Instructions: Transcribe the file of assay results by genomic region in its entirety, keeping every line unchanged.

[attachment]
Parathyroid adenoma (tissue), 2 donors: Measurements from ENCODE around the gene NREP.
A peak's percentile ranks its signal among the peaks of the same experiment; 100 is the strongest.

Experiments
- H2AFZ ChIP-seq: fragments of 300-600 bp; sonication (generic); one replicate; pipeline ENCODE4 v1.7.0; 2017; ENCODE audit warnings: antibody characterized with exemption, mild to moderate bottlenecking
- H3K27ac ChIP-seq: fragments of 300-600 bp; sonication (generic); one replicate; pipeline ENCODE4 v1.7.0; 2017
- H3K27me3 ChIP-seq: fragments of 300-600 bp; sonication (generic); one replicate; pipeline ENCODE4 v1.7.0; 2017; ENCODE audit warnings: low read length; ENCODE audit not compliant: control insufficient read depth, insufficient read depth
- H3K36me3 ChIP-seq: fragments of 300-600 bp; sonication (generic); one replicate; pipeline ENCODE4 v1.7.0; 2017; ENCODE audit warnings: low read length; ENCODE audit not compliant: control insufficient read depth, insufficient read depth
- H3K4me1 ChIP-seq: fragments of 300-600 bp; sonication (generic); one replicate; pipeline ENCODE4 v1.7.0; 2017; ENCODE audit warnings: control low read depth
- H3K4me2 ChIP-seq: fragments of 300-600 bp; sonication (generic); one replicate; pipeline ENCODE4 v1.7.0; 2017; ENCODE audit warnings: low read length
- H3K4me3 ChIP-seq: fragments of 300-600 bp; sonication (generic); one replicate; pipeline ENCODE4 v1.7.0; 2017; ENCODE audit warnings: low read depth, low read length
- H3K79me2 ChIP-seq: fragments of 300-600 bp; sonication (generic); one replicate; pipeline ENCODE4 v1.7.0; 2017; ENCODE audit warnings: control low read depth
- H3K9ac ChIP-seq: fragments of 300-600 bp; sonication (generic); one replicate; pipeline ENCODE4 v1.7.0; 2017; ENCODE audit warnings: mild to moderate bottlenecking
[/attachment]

Parathyroid adenoma (tissue), 2 donors: Measurements from ENCODE around the gene NREP.
A peak's percentile ranks its signal among the peaks of the same experiment; 100 is the strongest.

Experiments
- H2AFZ ChIP-seq: fragments of 300-600 bp; sonication (generic); one replicate; pipeline ENCODE4 v1.7.0; 2017; ENCODE audit warnings: antibody characterized with exemption, mild to moderate bottlenecking
- H3K27ac ChIP-seq: fragments of 300-600 bp; sonication (generic); one replicate; pipeline ENCODE4 v1.7.0; 2017
- H3K27me3 ChIP-seq: fragments of 300-600 bp; sonication (generic); one replicate; pipeline ENCODE4 v1.7.0; 2017; ENCODE audit warnings: low read length; ENCODE audit not compliant: control insufficient read depth, insufficient read depth
- H3K36me3 ChIP-seq: fragments of 300-600 bp; sonication (generic); one replicate; pipeline ENCODE4 v1.7.0; 2017; ENCODE audit warnings: low read length; ENCODE audit not compliant: control insufficient read depth, insufficient read depth
- H3K4me1 ChIP-seq: fragments of 300-600 bp; sonication (generic); one replicate; pipeline ENCODE4 v1.7.0; 2017; ENCODE audit warnings: control low read depth
- H3K4me2 ChIP-seq: fragments of 300-600 bp; sonication (generic); one replicate; pipeline ENCODE4 v1.7.0; 2017; ENCODE audit warnings: low read length
- H3K4me3 ChIP-seq: fragments of 300-600 bp; sonication (generic); one replicate; pipeline ENCODE4 v1.7.0; 2017; ENCODE audit warnings: low read depth, low read length
- H3K79me2 ChIP-seq: fragments of 300-600 bp; sonication (generic); one replicate; pipeline ENCODE4 v1.7.0; 2017; ENCODE audit warnings: control low read depth
- H3K9ac ChIP-seq: fragments of 300-600 bp; sonication (generic); one replicate; pipeline ENCODE4 v1.7.0; 2017; ENCODE audit warnings: mild to moderate bottlenecking